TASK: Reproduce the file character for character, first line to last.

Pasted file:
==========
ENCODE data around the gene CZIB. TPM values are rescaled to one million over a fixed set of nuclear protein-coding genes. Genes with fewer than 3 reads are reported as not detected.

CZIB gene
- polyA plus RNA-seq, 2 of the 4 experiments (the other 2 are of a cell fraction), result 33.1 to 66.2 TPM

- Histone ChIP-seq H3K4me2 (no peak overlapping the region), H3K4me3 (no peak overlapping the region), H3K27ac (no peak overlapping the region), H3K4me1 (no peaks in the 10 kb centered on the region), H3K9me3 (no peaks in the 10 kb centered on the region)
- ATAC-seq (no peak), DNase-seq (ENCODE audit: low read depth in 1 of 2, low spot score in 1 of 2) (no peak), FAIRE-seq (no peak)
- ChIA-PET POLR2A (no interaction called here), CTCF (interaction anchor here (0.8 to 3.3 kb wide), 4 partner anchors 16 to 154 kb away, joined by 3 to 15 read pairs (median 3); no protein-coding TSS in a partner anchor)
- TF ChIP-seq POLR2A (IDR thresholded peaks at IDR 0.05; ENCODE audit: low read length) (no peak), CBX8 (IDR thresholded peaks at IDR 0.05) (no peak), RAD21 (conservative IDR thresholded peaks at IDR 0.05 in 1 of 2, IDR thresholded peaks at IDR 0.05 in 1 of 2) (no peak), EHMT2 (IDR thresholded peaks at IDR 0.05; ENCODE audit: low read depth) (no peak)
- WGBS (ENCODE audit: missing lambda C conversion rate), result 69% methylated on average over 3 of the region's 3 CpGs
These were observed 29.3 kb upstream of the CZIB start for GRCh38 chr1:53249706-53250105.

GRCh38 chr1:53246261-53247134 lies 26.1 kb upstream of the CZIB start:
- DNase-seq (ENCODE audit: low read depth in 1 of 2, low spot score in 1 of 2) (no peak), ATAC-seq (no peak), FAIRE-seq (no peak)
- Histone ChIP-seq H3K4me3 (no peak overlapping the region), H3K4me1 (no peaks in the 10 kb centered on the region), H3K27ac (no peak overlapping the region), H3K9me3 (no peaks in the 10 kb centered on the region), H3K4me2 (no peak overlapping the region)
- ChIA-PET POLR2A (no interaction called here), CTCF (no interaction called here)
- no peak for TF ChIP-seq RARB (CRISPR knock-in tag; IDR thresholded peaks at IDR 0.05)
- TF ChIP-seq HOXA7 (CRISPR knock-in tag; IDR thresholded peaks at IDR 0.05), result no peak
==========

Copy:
ENCODE data around the gene CZIB. TPM values are rescaled to one million over a fixed set of nuclear protein-coding genes. Genes with fewer than 3 reads are reported as not detected.

CZIB gene
- polyA plus RNA-seq, 2 of the 4 experiments (the other 2 are of a cell fraction), result 33.1 to 66.2 TPM

- Histone ChIP-seq H3K4me2 (no peak overlapping the region), H3K4me3 (no peak overlapping the region), H3K27ac (no peak overlapping the region), H3K4me1 (no peaks in the 10 kb centered on the region), H3K9me3 (no peaks in the 10 kb centered on the region)
- ATAC-seq (no peak), DNase-seq (ENCODE audit: low read depth in 1 of 2, low spot score in 1 of 2) (no peak), FAIRE-seq (no peak)
- ChIA-PET POLR2A (no interaction called here), CTCF (interaction anchor here (0.8 to 3.3 kb wide), 4 partner anchors 16 to 154 kb away, joined by 3 to 15 read pairs (median 3); no protein-coding TSS in a partner anchor)
- TF ChIP-seq POLR2A (IDR thresholded peaks at IDR 0.05; ENCODE audit: low read length) (no peak), CBX8 (IDR thresholded peaks at IDR 0.05) (no peak), RAD21 (conservative IDR thresholded peaks at IDR 0.05 in 1 of 2, IDR thresholded peaks at IDR 0.05 in 1 of 2) (no peak), EHMT2 (IDR thresholded peaks at IDR 0.05; ENCODE audit: low read depth) (no peak)
- WGBS (ENCODE audit: missing lambda C conversion rate), result 69% methylated on average over 3 of the region's 3 CpGs
These were observed 29.3 kb upstream of the CZIB start for GRCh38 chr1:53249706-53250105.

GRCh38 chr1:53246261-53247134 lies 26.1 kb upstream of the CZIB start:
- DNase-seq (ENCODE audit: low read depth in 1 of 2, low spot score in 1 of 2) (no peak), ATAC-seq (no peak), FAIRE-seq (no peak)
- Histone ChIP-seq H3K4me3 (no peak overlapping the region), H3K4me1 (no peaks in the 10 kb centered on the region), H3K27ac (no peak overlapping the region), H3K9me3 (no peaks in the 10 kb centered on the region), H3K4me2 (no peak overlapping the region)
- ChIA-PET POLR2A (no interaction called here), CTCF (no interaction called here)
- no peak for TF ChIP-seq RARB (CRISPR knock-in tag; IDR thresholded peaks at IDR 0.05)
- TF ChIP-seq HOXA7 (CRISPR knock-in tag; IDR thresholded peaks at IDR 0.05), result no peak